The total amount of person time needed to deliver all parts (e.g. HIV testing) of the intervention was calculated from observations of the time to deliver them from a study in Zambia [24], expressed in full-time equivalents, and compared to the total number of full-time workers available in the health sector in each country. In keeping with prior studies [24,28,29], we assumed that healthcare workers would do clinical work 6.5 h per day and that there are 220 working days per year – hence, a full-time equivalent was 1430 h clinical service per year. The human resource costs were calculated by multiplying the average time needed to deliver the interventions with the salary cost of doctors, nurses, counsellors, and laboratory technicians. The salary costs of different professionals for Cote d'Ivoire and Malawi were obtained from WHO's Global Atlas [10] and for Zambia from the Quality Assurance project [24]. For other countries, data on labour costs were not available. We extrapolated their labour costs from the average salary, weighted for gross domestic product (GDP), from the countries for which data were available. In keeping with studies from Haiti and Rwanda [30,31], South Africa [32], Cambodia [33], and Zimbabwe [34], we further assumed that all tasks that could reasonably be shifted from doctors to nurses or mid-wives, and from them to counsellors, would be, as shown in Table 2.

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Capital costs

US$0.396 for infrastructure enhancement and maintenance and health worker competence was attributed to each mother presenting for ANC, taken from Sweat et al.[35] and annualized over the period of the intervention.

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Model operation

The number of live births, HIV-exposed pregnancies in ANC, and HIV-infected women accessing PMTCT services anticipated each year in each country was calculated from the total population expected each year from 2007 to 2015. The number of women tested and completing antiretroviral drugs intervention was calculated using the ANC coverage and HIV testing and counselling, HTC coverage. Both ANC and HTC coverage were assumed to remain constant if at baseline, that is 2007, the coverage was already 80% or above; if coverage was below 80%, it was expected to increase from baseline levels to 80% by 2010 and remain constant after 2010. Coverage of PMTCT was assumed to increase from the baseline levels of 2007 to 80% by 2010 and remain constant after 2010.

The number of infant HIV infections occurring and averted with single-dose NVP was calculated using transmission rates of 12% with formula-fed and 21% with breast-fed infants (average early transmission rate in the HIVNET 012 and SAINT studies) [13]; we assumed breastfeeding would add 9% to the transmission rate at 18 months [36]. The transmission rates used for the WHO 2006 recommended strategy were 5.1 and 9.4% among infants receiving formula and breastfeeding, respectively [37], if mother had access to CD4 cell counts, and 7.1 and 11.4%, respectively, if mother did not have access to CD4 cell count, as in the absence of CD4 cell testing, 30% fewer women will access HAART and have postnatal HIV transmission rates of up to 15% [36] compared with – between 2.3 and 2.7% [15,38] – when using HAART.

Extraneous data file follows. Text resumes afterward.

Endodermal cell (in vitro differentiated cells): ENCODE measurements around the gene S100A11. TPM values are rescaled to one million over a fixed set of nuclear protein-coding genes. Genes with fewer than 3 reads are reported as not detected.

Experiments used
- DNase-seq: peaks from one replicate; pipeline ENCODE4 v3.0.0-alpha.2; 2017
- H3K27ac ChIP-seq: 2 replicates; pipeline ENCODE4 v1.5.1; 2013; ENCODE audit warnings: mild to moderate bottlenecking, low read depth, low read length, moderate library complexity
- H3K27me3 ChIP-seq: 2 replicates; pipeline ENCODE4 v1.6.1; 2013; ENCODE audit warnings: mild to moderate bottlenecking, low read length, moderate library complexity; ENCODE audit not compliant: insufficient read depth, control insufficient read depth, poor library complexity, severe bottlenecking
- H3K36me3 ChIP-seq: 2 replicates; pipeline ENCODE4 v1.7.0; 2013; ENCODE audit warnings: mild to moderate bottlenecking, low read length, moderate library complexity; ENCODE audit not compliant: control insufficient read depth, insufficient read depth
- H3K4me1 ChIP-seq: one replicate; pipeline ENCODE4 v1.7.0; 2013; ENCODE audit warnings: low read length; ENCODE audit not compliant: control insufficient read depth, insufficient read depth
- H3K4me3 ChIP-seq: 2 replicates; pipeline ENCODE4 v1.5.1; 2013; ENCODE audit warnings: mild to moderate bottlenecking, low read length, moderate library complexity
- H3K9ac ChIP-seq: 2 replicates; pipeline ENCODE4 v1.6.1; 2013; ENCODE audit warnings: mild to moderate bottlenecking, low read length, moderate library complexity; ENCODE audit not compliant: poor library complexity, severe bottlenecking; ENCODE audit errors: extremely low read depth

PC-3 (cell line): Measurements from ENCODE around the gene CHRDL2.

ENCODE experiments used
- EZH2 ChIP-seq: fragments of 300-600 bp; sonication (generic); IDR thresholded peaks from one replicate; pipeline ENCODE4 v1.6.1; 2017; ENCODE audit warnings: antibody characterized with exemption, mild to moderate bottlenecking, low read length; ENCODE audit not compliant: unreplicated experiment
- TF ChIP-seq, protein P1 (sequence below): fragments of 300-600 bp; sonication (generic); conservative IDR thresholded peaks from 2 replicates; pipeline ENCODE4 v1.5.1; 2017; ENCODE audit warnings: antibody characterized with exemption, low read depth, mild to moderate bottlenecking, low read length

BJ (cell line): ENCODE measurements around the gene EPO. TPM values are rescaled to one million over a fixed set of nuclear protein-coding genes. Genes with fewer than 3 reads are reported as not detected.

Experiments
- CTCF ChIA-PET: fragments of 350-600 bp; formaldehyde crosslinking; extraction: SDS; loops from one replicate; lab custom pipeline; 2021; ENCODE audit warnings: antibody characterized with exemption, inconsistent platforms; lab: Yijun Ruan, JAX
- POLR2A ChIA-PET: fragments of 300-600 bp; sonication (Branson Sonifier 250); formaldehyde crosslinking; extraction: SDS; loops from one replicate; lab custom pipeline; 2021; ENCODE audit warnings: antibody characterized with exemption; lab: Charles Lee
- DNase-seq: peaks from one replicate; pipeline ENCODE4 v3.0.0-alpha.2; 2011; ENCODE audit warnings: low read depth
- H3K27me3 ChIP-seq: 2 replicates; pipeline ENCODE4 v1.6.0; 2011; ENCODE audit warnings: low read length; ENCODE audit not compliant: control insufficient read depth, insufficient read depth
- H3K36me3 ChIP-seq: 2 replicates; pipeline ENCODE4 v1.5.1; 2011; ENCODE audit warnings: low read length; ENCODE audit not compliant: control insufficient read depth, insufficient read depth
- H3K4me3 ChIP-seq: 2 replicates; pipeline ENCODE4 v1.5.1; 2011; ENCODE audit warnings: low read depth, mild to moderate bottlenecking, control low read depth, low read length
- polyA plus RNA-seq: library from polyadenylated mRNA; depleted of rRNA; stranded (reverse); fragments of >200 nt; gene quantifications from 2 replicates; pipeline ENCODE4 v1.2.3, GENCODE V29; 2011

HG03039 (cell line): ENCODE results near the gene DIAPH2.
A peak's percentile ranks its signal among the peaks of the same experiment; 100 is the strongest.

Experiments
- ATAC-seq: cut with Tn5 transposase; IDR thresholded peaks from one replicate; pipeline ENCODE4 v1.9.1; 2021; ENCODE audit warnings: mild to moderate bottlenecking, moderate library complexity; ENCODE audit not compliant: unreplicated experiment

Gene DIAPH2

To calculate the cost of paediatric treatment, it was assumed that all HIV-exposed children will start cotrimoxazole prophylaxis (using one patient-year of liquid formulation and one patient-year of solid formulation) and that all HIV-infected infants will start HAART immediately after birth. From the number effectively starting HAART, we calculated the number of children under treatment at mid-year of each year of their survival and calculated the cost of providing antiretroviral drugs to children for each 1-year cohort of patients, using the dosage and formulation of antiretroviral drugs recommended by WHO for their weight [39] and using the mean weight for age from the WHO standard growth curves for girls and boys [40] to determine the formulation and dose of antiretroviral drugs that each 1-year age group should take.

Cost of drugs for HAART and cotrimoxazole prophylaxis for women with advanced HIV infection was calculated assuming that all start ZDV, lamivudine (3TC), and NVP, with a 5% annual switching rate to second-line treatment with abacavir, didanosine, and lopinavir/ritonavir.

The cost of decreasing family planning unmet need by 6% per year and number of HIV-exposed pregnancies prevented of women living with HIV was calculated from the number of HIV-infected women of reproductive age living in union.

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Affordability and feasibility benchmarks

We used proportion of PLWH, who are children, multiplied by the AIDS funding in the country to get the proportion of funds that can be allocated to PMTCT and the same multiplied by HIV seroprevalence in the country to define the proportion of health workforce that could reasonably be used to prevent and treat HIV infections in children in each country. The latest available annual funding for AIDS was obtained from country reports to UNGASS 2008 [37] or the epidemiological fact sheets [9]. Data on health workforce were obtained from WHO Global Atlas [10].